The strategic requirement of relevant content, now and tomorrow
In case you missed it, don’t cheat yourself out of the first two blogposts in this series which address the two core issues of content – production and distribution:
With these core elements in place, we now want to challenge you on a new dimension of relevance: time. Like Facebook feed pages, you want your content to inspire, inform, and engage from the very moment the viewing experience unfolds. Something new on the page, every time.
We need to stop thinking about content as something static and start thinking about organic or fluid content strategies that can unfold right in front of our users’ eyes. Effectively offering them live, relevant content in the micro-moment. This content can take the form of an ad, video, product, news, articles, etc. – it all depends on the product offering, the type of business and of course, the user.
So, how do we do this?
Unwrapping boxes and finding individuals
In the past, we have tried to answer that question by applying some rules or by understanding patterns in the behaviour of our visitors. Patterns help us make sense of the millions of interests, wants, and needs experienced by our visitors and to strategize for them.
We grouped our users with persona groups, target markets. We learned to understand them through user journeys and behaviours. But does it really work?
If the alternative is one size fits all – then yes! But there’s a new alternative that’s much more efficient and adapted to the needs of today.
From static to fluid content
We, as humans, can’t be put in a box. And even if we could, would our user journey be the same every time? Of course not.
Now this doesn’t mean the content or the process is wrong – it just doesn’t work as effectively as it could. We need to get better at dealing with live data.
This is particularly true for multi-businesses such as Amazon. Someone buying a TV might buy a dress or a book at another time. It’s very rare to buy a TV on a whim without researching the market. On the other hand, a user might realize on Tuesday that they have no dress for Friday, thus experiencing a micro-moment of urgent need. Users go through completely different user journeys and Amazon needs to be able to facilitate all of them.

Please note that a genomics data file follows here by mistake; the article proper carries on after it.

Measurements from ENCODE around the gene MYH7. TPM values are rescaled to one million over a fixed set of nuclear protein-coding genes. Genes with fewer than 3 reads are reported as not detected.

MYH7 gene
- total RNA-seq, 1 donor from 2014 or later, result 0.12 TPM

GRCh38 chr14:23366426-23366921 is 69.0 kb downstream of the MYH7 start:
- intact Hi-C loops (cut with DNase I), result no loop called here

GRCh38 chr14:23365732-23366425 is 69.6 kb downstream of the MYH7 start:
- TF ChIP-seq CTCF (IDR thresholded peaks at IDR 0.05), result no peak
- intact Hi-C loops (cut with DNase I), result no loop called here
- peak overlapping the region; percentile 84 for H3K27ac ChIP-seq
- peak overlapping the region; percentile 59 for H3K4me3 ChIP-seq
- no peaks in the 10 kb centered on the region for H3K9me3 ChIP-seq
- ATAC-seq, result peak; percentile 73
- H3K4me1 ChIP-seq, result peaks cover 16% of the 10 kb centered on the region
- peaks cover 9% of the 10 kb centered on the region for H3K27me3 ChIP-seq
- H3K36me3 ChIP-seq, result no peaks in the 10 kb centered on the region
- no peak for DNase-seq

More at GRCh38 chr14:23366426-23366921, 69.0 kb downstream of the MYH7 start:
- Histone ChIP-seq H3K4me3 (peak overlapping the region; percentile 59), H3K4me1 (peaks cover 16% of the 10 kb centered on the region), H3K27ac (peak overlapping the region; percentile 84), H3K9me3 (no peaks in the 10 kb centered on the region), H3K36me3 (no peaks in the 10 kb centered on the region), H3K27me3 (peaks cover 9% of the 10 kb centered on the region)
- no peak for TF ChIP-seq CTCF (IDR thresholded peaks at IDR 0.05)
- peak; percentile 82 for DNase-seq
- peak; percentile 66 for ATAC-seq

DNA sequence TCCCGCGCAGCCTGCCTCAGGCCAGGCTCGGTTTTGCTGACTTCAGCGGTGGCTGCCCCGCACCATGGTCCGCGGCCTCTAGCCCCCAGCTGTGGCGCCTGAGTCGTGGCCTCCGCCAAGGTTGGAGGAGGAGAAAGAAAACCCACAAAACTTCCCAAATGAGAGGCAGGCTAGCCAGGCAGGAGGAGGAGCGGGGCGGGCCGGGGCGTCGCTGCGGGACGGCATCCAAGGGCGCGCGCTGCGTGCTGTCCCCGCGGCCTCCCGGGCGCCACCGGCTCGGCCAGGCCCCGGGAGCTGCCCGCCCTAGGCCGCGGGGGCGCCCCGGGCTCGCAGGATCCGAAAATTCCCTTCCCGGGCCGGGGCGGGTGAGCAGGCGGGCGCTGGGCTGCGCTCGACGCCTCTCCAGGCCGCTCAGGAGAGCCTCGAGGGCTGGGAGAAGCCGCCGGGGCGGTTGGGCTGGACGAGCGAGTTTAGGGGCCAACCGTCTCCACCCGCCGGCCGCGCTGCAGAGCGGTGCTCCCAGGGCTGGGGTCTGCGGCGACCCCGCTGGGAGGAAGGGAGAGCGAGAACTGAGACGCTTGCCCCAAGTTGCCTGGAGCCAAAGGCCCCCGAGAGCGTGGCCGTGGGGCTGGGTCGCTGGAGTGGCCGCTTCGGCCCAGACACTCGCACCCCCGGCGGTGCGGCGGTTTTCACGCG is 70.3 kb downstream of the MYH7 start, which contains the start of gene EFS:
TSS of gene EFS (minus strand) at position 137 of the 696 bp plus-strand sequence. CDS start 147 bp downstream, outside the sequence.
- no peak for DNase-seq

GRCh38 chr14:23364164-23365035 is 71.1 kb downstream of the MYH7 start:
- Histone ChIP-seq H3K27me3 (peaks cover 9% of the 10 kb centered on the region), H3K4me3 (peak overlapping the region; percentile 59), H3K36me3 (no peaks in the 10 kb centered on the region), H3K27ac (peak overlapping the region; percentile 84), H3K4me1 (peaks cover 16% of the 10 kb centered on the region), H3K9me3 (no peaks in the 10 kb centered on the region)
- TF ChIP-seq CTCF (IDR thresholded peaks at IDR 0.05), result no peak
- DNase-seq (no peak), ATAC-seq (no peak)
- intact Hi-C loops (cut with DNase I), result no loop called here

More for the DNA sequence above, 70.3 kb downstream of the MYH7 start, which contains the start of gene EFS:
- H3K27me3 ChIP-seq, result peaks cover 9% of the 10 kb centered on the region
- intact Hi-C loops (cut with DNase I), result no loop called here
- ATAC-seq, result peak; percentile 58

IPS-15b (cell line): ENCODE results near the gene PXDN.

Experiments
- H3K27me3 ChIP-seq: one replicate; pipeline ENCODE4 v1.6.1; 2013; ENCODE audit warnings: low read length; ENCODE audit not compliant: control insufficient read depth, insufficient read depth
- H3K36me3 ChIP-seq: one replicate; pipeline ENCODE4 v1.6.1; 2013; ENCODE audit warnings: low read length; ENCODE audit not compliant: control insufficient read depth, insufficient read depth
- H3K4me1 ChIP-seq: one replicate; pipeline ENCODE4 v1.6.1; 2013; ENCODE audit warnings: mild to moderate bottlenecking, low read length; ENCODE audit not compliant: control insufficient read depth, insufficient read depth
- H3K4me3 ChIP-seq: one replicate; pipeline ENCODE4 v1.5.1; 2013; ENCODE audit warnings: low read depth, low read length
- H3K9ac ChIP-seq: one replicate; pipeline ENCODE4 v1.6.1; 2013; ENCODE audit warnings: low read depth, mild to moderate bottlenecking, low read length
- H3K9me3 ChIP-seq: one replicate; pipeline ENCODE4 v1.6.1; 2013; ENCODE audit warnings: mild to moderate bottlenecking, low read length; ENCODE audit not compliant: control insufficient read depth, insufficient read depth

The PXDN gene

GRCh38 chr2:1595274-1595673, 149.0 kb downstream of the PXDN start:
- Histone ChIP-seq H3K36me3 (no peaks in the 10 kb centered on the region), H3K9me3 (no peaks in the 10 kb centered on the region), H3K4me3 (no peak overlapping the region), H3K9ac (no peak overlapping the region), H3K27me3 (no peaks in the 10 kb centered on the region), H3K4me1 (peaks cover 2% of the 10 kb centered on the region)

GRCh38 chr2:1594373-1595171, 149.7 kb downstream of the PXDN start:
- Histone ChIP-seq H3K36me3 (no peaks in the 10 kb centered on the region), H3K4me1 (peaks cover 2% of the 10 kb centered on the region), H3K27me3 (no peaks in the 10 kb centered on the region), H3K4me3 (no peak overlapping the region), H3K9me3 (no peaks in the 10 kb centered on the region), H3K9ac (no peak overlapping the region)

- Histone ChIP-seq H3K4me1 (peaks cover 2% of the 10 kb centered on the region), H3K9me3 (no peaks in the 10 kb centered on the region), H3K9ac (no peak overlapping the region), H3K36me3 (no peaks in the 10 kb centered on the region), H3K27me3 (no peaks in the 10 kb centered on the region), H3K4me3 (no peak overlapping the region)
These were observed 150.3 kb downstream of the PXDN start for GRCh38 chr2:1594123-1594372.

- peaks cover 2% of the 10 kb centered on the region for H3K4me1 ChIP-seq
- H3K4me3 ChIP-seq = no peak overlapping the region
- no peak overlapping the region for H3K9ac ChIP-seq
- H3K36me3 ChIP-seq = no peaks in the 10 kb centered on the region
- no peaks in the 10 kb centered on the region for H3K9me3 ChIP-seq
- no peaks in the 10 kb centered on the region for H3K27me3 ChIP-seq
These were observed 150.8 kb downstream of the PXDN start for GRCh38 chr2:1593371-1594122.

That’s why we need to look closer at what our sites are being used for. Use data to find out what is working and what isn’t. We need to write for interests that are specific to our business, not creating content for content’s sake, but tailoring content based on what works.
Netflix is one of the biggest producers of content – why not learn from them? It seems that they know what they’re doing, right. They’re a massive success and produce astoundingly good content. Why? Analytics based on algorithms that learn what you like and make sure you’re supplied with more of it. They then look closely at what has been watched, what has been re-watched, what point in time people turn off the video, which scenes are replayed, and even what makes better music tracks for certain scenes. This allows Netflix to make movies that the mass market love. They know beforehand if it will be a success or not.
This is the way we need to start thinking about how we produce and make content.
Hello Machine Learning
We need to free our content projections of personas and turn to interests. Does it really matter to us if our user is categorized in box A or Z? Or do we want to know what that specific person is interested in, how that affects his/her journey on our site, and not least, his/her purchases?
No longer can we have a knee jerk reaction to content and just publish what is relevant now and leave it. We need to think about content in the long term. Develop longer content strategies that evolve just as our audience does.
No army of marketing people or content writers can handle that task. We can only process, predict, and strategize what content goes where by using historical data combined with machine learning. Giving rules or goals to Machine Learning allows the Machine to find patterns in the behaviour as well as page usage. Offering up relevant content, learning what is clicked and what is passed over. Making a better, more engaging experience than ever before and it’s all dynamic.
This is how we need to start thinking about content in the future. This is how we need to start thinking about digital experiences - fluidity as opposed to static noise.
The relevant player takes it all
By looking at content in this way, we can start learning more about what is trending on our site and what is not. We can establish warnings or alerts that notify us to take actions when content is either not consumed or eaten up.
These analytical warnings will allow marketing teams to make fast decisions that can really impact their business by providing the consumers with a much better experience with their brands. Win, win.
If you have further interest in these platforms, don’t hesitate to reach out.